Astronomy Picture of the Day

Discover the cosmos! Each day a different image or photograph of our fascinating universe is featured, along with a brief explanation written by a professional astronomer.

2010 November 3
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The Necklace Nebula
Credit & Copyright: Romano Corradi (IAC), et al., IPHAS

Explanation: The small constellation Sagitta sports this large piece of cosmic jewelry, dubbed the Necklace Nebula. The newly discovered example of a ring-shaped planetary nebula is about 15,000 light-years distant. Its bright ring with pearls of glowing gas is half a light-year across. Planetary nebulae are created by sun-like stars in a final phase of stellar evolution. But the Necklace Nebula's central star, near the center of a ring strongly tilted to our line of sight, has also been shown to be binary, a close system of two stars with an orbital period of just over a day. Astronomers estimating the apparent age of the ring to be around 5,000 years, also find more distant gas clouds perpendicular to the ring plane, seen here at the upper left and lower right. Those clouds were likely ejected about 5,000 years before the clouds forming the necklace. This false color image combines emission from ionized hydrogen in blue, oxygen in green, and nitrogen in red.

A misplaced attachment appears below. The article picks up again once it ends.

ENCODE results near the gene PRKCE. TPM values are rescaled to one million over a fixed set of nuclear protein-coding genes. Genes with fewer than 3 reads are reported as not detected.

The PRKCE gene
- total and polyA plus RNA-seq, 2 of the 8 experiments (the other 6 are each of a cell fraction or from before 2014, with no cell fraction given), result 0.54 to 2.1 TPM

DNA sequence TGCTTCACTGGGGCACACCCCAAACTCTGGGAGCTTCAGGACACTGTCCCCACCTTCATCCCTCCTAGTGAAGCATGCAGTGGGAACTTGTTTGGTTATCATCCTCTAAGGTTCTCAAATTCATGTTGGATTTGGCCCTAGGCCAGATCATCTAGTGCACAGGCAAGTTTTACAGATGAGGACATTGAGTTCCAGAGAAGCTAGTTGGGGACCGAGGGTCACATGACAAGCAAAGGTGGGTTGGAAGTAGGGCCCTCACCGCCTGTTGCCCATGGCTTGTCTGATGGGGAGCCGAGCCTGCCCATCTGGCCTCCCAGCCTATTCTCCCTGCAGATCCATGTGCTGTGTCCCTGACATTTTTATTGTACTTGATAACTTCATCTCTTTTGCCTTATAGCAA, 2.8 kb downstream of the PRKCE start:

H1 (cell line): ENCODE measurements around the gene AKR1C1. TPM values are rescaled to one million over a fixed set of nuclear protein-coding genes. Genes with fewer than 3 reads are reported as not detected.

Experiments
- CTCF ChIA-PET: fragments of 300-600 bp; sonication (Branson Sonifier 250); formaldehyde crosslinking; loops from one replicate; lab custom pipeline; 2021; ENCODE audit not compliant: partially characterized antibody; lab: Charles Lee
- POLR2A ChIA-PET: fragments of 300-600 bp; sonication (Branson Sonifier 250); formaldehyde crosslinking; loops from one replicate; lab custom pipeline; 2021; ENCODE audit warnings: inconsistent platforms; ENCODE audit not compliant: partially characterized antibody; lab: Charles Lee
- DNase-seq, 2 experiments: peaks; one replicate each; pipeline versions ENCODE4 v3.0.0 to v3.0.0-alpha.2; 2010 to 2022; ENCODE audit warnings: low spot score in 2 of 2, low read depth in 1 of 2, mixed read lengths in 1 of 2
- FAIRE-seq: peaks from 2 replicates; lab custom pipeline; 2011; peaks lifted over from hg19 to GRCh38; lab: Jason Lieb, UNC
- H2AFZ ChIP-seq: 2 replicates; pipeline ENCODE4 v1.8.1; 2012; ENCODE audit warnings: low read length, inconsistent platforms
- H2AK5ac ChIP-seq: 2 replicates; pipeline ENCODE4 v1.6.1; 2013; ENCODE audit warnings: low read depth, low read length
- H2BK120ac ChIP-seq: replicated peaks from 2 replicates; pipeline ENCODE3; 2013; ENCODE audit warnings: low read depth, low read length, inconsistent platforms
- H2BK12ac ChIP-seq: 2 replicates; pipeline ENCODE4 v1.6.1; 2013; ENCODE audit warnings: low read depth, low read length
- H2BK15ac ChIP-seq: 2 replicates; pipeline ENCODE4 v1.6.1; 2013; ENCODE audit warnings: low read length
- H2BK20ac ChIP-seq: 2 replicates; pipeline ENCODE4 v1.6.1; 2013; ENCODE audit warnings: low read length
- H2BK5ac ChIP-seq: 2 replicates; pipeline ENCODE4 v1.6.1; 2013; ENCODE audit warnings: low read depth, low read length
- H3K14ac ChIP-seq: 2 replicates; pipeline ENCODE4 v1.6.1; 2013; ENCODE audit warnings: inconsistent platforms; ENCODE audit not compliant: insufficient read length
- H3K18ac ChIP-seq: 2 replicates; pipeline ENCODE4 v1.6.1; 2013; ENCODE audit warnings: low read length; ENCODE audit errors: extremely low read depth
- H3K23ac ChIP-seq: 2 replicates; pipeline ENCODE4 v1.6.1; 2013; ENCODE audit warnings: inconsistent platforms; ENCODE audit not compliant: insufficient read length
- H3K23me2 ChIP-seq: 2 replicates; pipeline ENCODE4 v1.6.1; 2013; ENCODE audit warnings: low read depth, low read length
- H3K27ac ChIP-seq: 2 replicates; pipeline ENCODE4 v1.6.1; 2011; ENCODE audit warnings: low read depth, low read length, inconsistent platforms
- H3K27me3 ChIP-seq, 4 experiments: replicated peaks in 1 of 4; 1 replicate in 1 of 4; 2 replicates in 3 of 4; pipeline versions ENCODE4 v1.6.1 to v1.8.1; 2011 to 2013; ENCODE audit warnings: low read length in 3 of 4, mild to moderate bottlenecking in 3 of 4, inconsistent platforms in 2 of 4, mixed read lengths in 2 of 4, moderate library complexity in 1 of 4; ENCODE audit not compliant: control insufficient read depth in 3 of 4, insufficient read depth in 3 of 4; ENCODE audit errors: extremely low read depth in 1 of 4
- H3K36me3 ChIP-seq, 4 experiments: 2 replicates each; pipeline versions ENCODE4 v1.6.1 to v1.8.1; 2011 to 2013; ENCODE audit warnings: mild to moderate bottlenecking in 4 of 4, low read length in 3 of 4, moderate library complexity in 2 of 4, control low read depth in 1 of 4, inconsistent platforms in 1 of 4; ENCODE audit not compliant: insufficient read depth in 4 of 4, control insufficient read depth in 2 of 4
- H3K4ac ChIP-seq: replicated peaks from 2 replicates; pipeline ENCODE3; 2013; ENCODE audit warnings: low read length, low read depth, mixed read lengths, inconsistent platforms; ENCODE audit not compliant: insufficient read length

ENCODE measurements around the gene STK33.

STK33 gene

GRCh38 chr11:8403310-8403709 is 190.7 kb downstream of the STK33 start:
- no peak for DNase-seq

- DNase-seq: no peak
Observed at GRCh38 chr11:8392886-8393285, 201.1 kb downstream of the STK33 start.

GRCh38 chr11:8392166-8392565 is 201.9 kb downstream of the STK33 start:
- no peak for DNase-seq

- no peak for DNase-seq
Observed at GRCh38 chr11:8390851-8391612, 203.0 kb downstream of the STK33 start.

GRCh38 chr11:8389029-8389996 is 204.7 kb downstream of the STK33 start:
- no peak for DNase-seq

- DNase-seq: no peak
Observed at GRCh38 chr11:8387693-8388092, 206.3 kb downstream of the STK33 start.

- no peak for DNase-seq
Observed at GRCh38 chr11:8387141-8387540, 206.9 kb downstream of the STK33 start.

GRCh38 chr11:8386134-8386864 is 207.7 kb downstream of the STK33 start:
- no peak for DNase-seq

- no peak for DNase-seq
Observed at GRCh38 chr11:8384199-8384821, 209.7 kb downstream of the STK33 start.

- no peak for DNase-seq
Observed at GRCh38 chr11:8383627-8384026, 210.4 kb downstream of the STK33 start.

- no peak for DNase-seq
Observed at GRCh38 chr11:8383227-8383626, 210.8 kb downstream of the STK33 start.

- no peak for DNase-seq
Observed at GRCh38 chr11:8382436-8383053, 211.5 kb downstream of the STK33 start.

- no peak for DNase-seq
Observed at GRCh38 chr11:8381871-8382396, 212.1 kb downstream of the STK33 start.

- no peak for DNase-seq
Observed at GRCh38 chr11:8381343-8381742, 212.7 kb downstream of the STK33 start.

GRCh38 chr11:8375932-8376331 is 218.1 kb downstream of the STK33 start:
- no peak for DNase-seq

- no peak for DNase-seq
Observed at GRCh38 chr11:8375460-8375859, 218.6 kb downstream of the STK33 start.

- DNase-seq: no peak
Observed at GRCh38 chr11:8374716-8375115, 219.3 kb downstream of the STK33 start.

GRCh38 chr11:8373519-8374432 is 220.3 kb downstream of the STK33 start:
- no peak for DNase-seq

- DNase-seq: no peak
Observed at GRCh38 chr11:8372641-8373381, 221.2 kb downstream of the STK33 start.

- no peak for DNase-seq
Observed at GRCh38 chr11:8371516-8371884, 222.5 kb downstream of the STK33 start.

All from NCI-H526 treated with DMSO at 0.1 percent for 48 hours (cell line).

Tomorrow's picture: looking down

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